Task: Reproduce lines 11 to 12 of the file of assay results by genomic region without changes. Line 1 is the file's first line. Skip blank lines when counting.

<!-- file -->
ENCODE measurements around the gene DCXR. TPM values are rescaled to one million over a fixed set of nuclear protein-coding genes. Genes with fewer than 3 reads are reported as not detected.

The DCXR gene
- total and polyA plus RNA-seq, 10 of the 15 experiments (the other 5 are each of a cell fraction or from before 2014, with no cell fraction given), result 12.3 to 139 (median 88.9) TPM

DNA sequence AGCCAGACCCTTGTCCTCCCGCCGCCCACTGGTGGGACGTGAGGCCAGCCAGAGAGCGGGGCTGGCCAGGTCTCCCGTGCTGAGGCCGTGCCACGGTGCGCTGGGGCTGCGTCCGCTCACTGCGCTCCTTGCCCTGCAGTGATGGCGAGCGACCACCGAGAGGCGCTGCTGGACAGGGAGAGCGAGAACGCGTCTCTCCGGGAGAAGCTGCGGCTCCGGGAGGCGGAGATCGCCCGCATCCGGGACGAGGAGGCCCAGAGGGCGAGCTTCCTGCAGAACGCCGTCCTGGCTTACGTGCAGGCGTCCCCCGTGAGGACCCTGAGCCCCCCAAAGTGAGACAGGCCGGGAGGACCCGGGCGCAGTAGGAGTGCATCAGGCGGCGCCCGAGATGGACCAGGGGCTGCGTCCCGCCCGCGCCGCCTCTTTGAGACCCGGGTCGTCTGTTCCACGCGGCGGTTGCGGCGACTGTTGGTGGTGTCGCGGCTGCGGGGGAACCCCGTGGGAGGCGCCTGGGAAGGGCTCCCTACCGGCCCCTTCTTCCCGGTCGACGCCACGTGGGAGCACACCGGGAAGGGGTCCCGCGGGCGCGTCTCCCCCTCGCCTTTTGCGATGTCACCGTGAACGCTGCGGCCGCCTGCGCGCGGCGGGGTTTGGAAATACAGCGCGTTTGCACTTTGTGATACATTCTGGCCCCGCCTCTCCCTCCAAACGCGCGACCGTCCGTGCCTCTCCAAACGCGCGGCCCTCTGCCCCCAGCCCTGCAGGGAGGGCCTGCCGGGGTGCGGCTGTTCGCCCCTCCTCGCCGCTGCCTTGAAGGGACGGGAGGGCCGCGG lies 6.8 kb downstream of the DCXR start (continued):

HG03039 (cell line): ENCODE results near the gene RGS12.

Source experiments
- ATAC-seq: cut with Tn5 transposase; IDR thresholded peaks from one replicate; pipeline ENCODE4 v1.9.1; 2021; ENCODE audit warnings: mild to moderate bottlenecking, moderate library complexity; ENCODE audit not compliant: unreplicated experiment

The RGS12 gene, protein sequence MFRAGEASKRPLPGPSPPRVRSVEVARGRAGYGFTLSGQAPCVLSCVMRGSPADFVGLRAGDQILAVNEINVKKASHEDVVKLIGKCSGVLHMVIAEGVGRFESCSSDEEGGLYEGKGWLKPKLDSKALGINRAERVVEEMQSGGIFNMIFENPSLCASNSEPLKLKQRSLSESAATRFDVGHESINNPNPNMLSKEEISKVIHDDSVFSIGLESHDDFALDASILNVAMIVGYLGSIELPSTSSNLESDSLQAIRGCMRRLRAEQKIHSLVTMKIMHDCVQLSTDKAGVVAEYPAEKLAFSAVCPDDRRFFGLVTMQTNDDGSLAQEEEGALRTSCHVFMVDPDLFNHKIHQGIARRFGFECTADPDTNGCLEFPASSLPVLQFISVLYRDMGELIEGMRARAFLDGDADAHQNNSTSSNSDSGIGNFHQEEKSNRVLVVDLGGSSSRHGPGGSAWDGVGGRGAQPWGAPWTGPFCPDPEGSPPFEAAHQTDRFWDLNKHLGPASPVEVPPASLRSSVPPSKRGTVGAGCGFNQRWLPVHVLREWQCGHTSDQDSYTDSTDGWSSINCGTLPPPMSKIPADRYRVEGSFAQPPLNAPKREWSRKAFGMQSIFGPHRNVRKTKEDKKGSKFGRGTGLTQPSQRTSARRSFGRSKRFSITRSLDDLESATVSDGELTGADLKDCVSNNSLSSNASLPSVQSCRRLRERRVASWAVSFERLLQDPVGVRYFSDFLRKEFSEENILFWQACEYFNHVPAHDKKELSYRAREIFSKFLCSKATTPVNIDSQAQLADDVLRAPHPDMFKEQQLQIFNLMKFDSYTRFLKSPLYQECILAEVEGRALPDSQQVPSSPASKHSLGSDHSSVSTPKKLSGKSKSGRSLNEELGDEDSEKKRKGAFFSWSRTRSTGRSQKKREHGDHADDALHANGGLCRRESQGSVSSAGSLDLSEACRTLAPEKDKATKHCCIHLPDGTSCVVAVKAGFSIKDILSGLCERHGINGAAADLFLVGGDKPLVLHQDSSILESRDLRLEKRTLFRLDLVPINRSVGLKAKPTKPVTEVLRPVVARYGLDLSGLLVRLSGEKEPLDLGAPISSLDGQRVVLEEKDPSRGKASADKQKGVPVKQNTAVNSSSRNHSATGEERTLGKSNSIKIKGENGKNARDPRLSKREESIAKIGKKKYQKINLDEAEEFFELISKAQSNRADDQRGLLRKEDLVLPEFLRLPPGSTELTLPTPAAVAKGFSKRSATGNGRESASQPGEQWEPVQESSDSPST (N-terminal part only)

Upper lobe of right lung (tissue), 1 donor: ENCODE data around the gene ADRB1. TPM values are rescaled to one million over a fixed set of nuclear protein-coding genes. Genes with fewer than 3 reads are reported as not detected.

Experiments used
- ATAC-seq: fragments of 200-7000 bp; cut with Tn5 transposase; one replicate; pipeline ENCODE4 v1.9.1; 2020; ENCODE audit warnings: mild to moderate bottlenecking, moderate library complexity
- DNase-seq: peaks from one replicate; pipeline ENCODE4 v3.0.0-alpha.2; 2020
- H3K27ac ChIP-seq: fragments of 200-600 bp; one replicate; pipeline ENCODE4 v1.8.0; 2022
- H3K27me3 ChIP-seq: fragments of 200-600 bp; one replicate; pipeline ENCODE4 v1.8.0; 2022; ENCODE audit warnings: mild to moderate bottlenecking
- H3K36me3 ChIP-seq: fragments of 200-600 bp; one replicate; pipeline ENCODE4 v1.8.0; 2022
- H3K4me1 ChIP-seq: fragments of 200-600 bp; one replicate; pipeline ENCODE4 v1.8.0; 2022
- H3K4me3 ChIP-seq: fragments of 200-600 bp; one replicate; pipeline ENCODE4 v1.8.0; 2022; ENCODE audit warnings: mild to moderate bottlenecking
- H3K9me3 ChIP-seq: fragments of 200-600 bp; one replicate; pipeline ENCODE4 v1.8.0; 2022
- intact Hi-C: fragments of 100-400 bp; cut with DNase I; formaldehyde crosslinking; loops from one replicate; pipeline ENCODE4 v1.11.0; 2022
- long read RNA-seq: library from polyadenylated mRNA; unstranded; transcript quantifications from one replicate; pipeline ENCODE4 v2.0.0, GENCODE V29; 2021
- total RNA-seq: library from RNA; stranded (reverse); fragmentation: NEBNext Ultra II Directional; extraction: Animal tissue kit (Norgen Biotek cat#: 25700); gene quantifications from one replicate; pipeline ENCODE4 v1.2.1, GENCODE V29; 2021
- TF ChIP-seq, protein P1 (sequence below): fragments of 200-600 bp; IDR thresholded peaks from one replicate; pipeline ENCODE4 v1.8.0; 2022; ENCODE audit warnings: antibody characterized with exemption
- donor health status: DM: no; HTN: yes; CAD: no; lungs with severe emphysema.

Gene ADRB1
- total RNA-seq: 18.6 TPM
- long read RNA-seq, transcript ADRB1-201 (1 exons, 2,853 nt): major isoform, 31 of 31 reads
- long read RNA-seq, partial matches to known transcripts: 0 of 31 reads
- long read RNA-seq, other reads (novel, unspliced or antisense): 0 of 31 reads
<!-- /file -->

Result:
- ATAC-seq: fragments of 200-7000 bp; cut with Tn5 transposase; one replicate; pipeline ENCODE4 v1.9.1; 2020; ENCODE audit warnings: mild to moderate bottlenecking, moderate library complexity
- DNase-seq: peaks from one replicate; pipeline ENCODE4 v3.0.0-alpha.2; 2020